So I'm really bad about answering questions in the comments. But here they are anyway
A couple people asked me how many Borg references there were in my Ravelry post
The answer is 3
1- Eventually every yarn ever spun and every pattern ever designed will be assimilated within the Ravelry universe and then the knitters can take over the world!
2- You can become one with your projects.
3- Cause, you know, it's Ravelry, and I can't resist.
Resistance is futile.
Okay, I have to know. What is the leafy shawly thing in the pic toward the beginning of the post? It looks wonderful!
It's something I made for my mom when I was 17 and has come back into my possession to repair and block. When I get around to doing that I'll post pictures :)
A couple people asked what happened to the Noro pants. The answer is, they're still sitting in my inventory bag with a bunch of other soakers and pants. I haven't added anything new to Etsy because I'm setting up http://www.sheepytimeknits.com/ and when that gets done I will have everything put there.
Janet asked in reference to my mentioning her not so obvious math skills:
The evidence to the contrary is my obvious attractiveness and wealth of personality, right? Not my self-professed issues with arithmetic?
To which I reply that she outted herself as being bad at arithmetic in the name of her very own blog, so she shouldn't be surprised when I point it out :) I think it's cool, actually.
Maryann wants to know how much yarn you need for an XL Sheepy Soaker.
I just made one with a skein of Lion Wool and had exactly enough, but not enough to make the drawstring. Lion wool is 2 3/4 oz and 143 yards.
Now... when a pattern says to basically add stitches after you've been knitting something... like you cast on 8 and knit those for a bit and then add 9 more stitches to the work... what's the correct way to add those 9 stitches to the needle? I did that recently and it worked but ... I know I did that wrong.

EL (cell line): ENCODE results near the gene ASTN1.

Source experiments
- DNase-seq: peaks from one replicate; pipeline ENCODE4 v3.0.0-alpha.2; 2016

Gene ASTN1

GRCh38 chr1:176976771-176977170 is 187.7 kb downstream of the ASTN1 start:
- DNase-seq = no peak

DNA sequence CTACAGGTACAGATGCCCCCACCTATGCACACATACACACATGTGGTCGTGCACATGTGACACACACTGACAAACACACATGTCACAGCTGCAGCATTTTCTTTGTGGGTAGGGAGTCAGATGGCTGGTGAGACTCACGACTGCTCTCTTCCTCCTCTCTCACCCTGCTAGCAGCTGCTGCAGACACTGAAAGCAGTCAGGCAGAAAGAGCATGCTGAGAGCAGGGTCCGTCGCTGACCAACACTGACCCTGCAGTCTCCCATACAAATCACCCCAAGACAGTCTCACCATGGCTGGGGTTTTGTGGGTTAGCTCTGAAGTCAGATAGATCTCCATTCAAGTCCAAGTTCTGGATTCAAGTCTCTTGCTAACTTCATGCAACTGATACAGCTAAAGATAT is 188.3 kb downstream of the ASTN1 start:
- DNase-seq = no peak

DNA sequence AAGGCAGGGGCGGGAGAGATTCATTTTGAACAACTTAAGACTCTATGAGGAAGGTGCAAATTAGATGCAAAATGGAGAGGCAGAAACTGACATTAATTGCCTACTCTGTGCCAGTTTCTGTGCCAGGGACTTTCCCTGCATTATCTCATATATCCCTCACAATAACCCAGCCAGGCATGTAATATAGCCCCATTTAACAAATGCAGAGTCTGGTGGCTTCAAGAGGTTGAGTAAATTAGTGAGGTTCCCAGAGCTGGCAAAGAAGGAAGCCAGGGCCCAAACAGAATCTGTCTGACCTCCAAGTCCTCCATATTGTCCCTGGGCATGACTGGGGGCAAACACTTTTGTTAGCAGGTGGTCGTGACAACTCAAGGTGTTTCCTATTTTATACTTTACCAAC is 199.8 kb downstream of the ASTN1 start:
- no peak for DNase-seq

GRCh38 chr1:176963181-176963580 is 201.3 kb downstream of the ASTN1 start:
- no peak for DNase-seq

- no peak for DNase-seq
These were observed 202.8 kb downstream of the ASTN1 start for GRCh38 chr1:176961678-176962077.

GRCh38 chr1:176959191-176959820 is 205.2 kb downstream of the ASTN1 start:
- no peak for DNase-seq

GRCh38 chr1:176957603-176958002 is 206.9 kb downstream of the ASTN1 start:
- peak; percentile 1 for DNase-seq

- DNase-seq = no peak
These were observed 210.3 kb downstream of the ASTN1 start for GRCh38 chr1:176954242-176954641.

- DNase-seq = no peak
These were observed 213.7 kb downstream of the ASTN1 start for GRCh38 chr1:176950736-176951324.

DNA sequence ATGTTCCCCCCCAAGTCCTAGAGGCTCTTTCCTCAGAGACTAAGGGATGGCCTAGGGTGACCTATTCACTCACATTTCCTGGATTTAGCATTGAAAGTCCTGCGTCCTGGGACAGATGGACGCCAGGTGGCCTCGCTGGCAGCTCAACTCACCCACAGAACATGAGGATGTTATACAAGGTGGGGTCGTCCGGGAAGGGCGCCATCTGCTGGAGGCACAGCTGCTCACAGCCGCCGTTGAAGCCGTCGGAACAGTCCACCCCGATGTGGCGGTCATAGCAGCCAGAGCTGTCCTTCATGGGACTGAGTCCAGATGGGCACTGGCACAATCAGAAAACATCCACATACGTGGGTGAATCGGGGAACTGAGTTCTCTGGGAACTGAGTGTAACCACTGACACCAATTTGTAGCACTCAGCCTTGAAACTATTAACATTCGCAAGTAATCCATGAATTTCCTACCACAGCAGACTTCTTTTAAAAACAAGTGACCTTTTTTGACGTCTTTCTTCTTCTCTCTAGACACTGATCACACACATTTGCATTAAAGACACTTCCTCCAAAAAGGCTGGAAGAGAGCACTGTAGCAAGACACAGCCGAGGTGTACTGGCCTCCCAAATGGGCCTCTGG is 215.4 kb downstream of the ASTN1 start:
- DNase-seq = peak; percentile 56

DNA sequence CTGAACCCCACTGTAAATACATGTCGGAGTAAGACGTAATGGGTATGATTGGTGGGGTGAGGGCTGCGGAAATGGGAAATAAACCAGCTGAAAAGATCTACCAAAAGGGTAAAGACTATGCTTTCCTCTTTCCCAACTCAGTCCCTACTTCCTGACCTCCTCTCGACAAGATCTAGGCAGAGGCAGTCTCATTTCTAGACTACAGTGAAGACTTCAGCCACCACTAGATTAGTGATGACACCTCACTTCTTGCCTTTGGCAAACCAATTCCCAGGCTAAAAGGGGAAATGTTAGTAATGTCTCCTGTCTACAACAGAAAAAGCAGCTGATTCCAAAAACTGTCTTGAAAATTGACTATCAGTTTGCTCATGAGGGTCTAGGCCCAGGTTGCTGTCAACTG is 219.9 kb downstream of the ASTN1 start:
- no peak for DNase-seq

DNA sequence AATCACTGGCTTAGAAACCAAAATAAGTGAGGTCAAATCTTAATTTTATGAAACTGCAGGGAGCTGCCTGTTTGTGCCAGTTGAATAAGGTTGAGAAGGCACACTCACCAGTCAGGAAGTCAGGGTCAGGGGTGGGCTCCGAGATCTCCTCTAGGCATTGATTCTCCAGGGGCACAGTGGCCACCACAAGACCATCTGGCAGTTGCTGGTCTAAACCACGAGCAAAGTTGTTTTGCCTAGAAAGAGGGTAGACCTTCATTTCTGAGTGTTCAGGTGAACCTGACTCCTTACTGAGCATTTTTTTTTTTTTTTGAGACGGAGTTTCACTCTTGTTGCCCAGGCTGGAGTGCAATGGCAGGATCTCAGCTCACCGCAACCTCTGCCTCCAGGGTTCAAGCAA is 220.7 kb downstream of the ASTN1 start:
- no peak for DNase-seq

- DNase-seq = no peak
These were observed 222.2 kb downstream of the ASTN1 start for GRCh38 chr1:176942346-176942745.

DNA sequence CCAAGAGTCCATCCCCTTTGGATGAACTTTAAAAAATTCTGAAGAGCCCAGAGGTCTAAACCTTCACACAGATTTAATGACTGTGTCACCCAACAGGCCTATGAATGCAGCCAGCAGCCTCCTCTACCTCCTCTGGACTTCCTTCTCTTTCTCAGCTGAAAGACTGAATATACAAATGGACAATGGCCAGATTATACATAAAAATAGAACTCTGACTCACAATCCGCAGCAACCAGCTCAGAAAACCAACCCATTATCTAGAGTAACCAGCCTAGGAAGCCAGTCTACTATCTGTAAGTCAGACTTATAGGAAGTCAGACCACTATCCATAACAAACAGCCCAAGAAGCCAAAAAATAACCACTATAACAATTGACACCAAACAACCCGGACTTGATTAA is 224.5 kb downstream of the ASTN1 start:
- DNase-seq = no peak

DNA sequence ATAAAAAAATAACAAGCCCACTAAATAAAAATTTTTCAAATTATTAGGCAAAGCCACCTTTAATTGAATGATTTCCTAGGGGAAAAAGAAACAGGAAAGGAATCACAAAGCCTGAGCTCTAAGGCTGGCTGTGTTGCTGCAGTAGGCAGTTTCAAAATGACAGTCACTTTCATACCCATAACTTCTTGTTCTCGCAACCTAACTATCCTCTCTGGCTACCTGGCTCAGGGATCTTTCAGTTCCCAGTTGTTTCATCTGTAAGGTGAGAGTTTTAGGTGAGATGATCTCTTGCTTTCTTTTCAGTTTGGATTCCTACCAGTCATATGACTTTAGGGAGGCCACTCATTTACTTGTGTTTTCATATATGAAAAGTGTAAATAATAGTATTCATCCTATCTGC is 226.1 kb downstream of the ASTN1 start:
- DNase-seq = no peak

without seeing the pattern I would have to say either thumb method of cast on or cable cast on. Knitting Help has an excellent page of lots of cast on methods here
Loraine (sadly blogless) says about my picking up stitches post:
Interesting thoughts, Mandie. How long did it take you to do this? I do the same thing and spend a lot of time researching and much more analyzing everything.
It's really hard to quantify that. It stews around in my mind for a few weeks, but not a lot of conscious thought goes into it until the end.
Holly (also blogless) from Fishers (nearby) wants to know where I yarn shop.
Answer: Locally, either Stitches & Scones in Westfield or Mass Ave. Knit Shop in Fountain Square (which should NOT be judged by it's poor web site). Both stores have great selection of yarn and good service. I'm about equally spaced between them so I go to either, but not often. I also shop online, a lot, and am a big buyer of coop yarn especially for my store inventory.
I really dislike that other store on the north side so much I won't even mention it's name. But if you want really hard to find very expensive yarn (like itty bitty balls of yarn for $85, or there's a huge skein of cashmere in there for almost $300) and sold to you by people that may or may not know anything about yarn or knitting, in sa store owned by an overentitled member of a racing family, and then wound for you into a ball that is so impossibly tight and will stretch your yarn out all to hell, well drive down 86th street for a while around the Keystone area and you'll find it.